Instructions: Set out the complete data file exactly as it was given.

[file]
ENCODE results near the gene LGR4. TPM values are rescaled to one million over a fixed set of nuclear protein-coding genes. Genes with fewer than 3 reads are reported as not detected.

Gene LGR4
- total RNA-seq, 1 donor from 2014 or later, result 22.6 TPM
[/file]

ENCODE results near the gene LGR4. TPM values are rescaled to one million over a fixed set of nuclear protein-coding genes. Genes with fewer than 3 reads are reported as not detected.

Gene LGR4
- total RNA-seq, 1 donor from 2014 or later, result 22.6 TPM